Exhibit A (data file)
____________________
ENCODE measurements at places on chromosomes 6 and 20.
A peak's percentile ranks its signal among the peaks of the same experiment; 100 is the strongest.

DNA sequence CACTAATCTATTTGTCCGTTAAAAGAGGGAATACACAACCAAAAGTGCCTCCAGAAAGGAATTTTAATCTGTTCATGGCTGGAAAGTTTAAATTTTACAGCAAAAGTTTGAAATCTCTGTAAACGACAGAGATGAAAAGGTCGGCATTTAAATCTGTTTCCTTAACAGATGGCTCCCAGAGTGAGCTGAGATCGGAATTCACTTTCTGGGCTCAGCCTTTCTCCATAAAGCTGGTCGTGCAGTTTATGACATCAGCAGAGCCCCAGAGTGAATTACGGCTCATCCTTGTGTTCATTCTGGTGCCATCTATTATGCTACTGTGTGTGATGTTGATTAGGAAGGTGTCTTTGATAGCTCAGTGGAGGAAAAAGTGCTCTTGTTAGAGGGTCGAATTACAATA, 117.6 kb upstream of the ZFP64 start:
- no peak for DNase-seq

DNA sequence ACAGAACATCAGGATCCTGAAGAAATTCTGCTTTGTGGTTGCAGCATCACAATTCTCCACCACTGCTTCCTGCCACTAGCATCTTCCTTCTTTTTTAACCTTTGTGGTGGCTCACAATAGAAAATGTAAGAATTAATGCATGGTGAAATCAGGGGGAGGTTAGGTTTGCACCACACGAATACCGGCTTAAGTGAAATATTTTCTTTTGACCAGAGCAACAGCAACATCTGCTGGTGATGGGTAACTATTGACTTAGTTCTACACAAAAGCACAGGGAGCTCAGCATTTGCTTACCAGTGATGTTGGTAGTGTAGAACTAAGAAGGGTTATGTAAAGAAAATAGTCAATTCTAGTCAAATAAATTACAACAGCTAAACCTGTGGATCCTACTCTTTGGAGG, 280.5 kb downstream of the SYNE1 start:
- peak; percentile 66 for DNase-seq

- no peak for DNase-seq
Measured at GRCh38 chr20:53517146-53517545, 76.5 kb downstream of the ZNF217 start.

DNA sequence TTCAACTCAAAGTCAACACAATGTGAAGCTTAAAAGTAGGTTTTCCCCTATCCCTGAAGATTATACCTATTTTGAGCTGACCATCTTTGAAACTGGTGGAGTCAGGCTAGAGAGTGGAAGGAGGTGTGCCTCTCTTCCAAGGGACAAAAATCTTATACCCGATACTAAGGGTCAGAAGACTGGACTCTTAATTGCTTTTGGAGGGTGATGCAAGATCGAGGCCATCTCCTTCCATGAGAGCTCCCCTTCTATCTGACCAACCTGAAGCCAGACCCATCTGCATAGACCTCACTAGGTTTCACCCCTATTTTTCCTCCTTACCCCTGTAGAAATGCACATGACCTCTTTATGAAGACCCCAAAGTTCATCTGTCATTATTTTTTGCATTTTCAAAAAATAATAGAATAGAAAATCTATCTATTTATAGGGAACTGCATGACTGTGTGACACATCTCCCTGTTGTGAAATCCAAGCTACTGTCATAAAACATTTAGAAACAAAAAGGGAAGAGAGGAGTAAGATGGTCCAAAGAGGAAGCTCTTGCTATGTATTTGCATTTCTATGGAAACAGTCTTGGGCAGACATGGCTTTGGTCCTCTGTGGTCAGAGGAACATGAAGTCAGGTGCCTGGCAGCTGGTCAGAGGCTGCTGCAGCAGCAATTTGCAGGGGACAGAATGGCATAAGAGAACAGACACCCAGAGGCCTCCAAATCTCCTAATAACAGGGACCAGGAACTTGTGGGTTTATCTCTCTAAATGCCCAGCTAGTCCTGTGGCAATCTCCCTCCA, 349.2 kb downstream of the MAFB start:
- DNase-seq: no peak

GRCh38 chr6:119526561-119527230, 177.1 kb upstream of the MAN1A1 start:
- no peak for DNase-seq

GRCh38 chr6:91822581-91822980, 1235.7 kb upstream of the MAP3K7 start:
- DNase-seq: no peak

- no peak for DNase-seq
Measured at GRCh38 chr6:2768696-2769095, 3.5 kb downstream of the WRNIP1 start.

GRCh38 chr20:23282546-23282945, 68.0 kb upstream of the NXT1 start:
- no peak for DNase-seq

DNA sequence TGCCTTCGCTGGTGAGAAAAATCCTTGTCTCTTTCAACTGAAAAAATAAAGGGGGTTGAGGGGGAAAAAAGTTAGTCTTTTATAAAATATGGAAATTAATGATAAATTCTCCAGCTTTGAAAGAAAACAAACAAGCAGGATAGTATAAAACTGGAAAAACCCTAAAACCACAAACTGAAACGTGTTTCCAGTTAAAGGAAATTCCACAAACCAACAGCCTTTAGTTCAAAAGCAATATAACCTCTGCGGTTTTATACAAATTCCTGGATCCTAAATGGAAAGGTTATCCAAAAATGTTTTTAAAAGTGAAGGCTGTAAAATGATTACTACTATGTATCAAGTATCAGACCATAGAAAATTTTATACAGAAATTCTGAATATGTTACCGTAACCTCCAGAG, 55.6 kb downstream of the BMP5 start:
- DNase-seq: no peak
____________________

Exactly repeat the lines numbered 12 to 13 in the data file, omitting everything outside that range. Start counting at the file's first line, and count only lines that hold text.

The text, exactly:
- no peak for DNase-seq

GRCh38 chr6:91822581-91822980, 1235.7 kb upstream of the MAP3K7 start: